Research

Descriptive analysis of World Health Organization-recommended second-line antiretroviral treatment: A retrospective cohort data analysis

S B Gumede, A Fischer, W D F Venter, S T Lalla-Edward

Abstract


Background. World Health Organization guidelines recommend that HIV patients who do not achieve viral suppression on efavirenz-based first-line antiretroviral therapy (ART) should be changed to a protease inhibitor (PI)-based regimen. In South Africa (SA), ~200 000 people are on second-line treatment, but little is known about these patients.

Objectives. To describe second-line black African patients in a large urban area.

Methods. A quantitative retrospective study of 825 second-line patients in central Johannesburg, SA (subdistrict F), was performed with data extracted from government databases. Demographic characteristics, treatment status and laboratory information were gathered, then analysed with CD4+ cell count, viral load (VL) and retention-in-care data as outcome variables.

Results. The average recorded time to VL measurement after the switch to a PI-based ART regimen was 20 months, and 83.1% (570/686) of patients with a recent VL achieved viral suppression while on second-line treatment. The most recent median CD4+ cell count for the cohort was 286 cells/µL (interquartile range 160 - 478), which represented a 177 cells/µL increase from the baseline count at the start of first-line ART. Slightly less than three-quarters (72.4%) of the population remained active in care in the study clinics from initiation on first-line ART. Demographic characteristics such as being <25 years of age, male sex and geographical transfer (started initial treatment in a different region) independently predicted low CD4+ cell counts and virological failure on second-line treatment. Patients with virological failure were most likely (odds ratio (OR) 3.13, 95% confidence interval (CI) 1.50 - 6.56) to be lost to follow-up after the switch, while patients from Hillbrow Community Health Centre (OR 0.27, 95% CI 0.16 - 0.44), South Rand Hospital (OR 0.24, 95% CI 0.12 - 0.47) and Jeppe Clinic (OR 0.38, 95% CI 0.16 - 0.88), three larger sites, were most likely to remain active in care.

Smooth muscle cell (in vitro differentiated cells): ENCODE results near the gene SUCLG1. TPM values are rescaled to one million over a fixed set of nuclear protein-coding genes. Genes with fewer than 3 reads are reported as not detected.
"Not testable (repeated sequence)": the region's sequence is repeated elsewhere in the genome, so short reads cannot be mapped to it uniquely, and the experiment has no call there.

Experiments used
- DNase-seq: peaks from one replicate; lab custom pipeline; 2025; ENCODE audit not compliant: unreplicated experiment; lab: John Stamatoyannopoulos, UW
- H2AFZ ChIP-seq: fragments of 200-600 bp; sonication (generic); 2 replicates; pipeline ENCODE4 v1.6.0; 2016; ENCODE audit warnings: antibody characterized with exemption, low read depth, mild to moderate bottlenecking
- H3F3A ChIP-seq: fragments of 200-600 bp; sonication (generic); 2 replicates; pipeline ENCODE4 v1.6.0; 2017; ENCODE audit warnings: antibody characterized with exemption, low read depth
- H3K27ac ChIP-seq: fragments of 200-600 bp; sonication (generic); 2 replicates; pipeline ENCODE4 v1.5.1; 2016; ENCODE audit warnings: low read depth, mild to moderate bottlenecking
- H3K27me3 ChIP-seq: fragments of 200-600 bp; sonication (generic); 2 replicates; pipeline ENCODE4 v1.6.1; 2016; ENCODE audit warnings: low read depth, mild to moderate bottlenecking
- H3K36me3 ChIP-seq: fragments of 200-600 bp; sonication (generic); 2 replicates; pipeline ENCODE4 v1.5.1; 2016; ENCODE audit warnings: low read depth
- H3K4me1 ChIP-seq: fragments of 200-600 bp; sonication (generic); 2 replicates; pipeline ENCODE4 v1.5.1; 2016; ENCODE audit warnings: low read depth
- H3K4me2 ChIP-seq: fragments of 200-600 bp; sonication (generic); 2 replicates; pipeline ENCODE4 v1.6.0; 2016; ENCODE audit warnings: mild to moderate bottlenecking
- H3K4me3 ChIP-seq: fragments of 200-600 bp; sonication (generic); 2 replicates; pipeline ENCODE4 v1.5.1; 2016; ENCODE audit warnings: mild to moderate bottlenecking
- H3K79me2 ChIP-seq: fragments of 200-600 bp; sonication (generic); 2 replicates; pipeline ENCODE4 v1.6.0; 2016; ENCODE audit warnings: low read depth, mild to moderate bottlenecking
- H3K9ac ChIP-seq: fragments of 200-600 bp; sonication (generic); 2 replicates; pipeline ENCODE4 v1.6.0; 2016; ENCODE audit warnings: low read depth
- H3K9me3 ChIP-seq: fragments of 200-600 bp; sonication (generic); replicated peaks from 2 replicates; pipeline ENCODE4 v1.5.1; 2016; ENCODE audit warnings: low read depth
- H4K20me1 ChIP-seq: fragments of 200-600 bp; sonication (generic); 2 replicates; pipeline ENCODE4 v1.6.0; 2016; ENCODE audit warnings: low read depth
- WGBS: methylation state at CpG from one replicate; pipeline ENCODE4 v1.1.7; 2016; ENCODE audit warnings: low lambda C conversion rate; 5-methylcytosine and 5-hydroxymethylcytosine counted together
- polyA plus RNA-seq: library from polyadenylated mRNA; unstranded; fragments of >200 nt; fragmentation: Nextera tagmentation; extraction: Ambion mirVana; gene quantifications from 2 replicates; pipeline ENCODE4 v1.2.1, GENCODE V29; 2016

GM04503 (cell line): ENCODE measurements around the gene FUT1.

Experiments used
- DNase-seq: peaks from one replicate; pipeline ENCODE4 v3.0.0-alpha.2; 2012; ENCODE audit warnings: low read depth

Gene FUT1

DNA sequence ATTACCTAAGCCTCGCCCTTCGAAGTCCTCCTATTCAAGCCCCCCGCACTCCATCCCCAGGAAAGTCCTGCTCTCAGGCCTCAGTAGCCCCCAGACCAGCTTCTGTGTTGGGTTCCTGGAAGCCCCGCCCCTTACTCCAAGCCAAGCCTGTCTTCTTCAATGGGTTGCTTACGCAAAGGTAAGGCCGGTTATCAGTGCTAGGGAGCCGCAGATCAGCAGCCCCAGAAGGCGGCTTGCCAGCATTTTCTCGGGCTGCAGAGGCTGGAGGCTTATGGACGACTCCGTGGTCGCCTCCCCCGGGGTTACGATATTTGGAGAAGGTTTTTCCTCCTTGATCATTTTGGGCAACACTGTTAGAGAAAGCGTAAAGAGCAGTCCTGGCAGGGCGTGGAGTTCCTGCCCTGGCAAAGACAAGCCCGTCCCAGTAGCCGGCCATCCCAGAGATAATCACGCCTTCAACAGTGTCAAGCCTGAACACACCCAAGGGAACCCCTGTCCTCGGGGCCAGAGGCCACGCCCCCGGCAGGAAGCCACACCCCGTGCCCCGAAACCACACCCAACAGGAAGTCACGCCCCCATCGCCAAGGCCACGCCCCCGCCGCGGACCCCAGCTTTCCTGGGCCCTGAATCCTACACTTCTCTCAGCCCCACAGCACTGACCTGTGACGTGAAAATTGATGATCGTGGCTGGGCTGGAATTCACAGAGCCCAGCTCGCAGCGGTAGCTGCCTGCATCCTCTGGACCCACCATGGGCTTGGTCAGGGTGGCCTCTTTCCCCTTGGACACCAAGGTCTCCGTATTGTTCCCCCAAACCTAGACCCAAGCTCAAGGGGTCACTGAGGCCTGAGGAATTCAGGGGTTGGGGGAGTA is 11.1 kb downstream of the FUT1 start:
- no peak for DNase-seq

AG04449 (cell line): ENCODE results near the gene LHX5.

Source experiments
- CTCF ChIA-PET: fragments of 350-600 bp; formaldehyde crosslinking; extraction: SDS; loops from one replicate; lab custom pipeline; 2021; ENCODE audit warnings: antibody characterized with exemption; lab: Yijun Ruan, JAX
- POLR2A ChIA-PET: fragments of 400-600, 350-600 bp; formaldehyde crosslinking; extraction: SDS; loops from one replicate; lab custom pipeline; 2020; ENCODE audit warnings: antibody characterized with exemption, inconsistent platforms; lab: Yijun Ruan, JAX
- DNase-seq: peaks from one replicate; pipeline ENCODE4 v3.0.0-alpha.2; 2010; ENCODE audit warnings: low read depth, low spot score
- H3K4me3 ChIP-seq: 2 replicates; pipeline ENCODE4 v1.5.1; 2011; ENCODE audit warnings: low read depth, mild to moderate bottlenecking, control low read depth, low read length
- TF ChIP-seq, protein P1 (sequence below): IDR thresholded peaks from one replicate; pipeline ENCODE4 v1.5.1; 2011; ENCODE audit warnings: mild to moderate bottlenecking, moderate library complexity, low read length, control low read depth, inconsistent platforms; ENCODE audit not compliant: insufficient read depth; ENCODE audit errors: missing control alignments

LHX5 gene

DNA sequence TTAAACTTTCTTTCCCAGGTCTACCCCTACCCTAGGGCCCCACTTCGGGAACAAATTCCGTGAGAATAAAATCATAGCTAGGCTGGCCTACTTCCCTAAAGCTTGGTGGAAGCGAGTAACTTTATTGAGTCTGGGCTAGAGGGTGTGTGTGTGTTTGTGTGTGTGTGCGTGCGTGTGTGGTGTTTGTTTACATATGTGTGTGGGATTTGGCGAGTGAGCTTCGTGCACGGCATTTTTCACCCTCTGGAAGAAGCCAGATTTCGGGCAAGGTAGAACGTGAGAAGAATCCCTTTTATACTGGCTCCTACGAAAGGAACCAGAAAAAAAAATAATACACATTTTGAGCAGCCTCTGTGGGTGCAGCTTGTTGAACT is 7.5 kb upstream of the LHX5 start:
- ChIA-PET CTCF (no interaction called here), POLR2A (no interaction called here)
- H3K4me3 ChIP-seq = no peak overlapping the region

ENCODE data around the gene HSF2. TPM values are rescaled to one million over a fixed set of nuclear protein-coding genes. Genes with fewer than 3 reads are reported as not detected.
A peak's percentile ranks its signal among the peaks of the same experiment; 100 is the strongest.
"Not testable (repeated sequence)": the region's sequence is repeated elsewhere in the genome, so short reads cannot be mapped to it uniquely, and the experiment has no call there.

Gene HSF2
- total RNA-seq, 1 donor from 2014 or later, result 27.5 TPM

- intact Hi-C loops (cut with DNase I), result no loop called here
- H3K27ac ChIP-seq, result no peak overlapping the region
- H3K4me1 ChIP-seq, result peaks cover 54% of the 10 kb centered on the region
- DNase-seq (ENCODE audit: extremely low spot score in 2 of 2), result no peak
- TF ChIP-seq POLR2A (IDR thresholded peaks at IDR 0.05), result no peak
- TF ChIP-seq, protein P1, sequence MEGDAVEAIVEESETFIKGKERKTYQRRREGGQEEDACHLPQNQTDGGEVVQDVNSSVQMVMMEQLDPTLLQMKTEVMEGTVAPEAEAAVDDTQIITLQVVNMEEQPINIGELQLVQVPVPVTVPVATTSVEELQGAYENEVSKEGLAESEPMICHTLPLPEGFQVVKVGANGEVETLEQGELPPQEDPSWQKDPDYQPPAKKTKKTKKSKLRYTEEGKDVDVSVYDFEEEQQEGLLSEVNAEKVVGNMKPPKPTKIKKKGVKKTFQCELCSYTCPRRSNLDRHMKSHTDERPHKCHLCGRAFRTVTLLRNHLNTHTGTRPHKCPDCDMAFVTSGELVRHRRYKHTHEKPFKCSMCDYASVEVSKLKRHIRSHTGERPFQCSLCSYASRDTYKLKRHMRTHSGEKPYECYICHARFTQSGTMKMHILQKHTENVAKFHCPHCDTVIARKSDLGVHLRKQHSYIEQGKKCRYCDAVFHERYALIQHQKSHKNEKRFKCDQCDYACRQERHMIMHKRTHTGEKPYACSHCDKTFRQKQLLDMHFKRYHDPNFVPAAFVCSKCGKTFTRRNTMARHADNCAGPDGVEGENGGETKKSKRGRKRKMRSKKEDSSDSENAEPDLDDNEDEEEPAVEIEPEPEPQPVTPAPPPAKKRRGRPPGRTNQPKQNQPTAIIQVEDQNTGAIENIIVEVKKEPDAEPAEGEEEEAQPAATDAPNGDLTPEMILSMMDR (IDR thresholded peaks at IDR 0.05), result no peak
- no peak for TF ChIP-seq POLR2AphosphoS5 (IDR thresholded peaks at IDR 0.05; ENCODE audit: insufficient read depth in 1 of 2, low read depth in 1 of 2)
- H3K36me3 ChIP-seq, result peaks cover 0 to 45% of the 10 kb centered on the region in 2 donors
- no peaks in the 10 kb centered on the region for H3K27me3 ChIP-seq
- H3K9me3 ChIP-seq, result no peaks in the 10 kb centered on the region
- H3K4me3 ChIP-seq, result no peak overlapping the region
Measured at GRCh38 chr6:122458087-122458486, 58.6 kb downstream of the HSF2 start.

Conclusions. VL suppression was high in patients on second-line treatment, but one-fifth of patients were lost to follow-up. Younger age, male sex and transfer from other treatment sites predicted poor treatment outcomes, highlighting opportunities for prioritisation of adherence interventions.

 


Authors' affiliations

S B Gumede, Ezintsha, a sub-division of Wits Reproductive Health and HIV Institute, University of the Witwatersrand, Johannesburg, South Africa; Public Health, Department of Interdisciplinary Social Science, Utrecht University, The Netherlands

A Fischer, Ezintsha, a sub-division of Wits Reproductive Health and HIV Institute, University of the Witwatersrand, Johannesburg, South Africa

W D F Venter, Ezintsha, a sub-division of Wits Reproductive Health and HIV Institute, University of the Witwatersrand, Johannesburg, South Africa

S T Lalla-Edward, Ezintsha, a sub-division of Wits Reproductive Health and HIV Institute, University of the Witwatersrand, Johannesburg, South Africa

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Keywords

Second line; Protease inhibitors; Antiretroviral therapy; Public health approach; Viral suppression; South Africa

Cite this article

South African Medical Journal 2019;109(12):919-926. DOI:10.7196/SAMJ.2019.v109i12.013895

Article History

Date submitted: 2019-11-27
Date published: 2019-11-27

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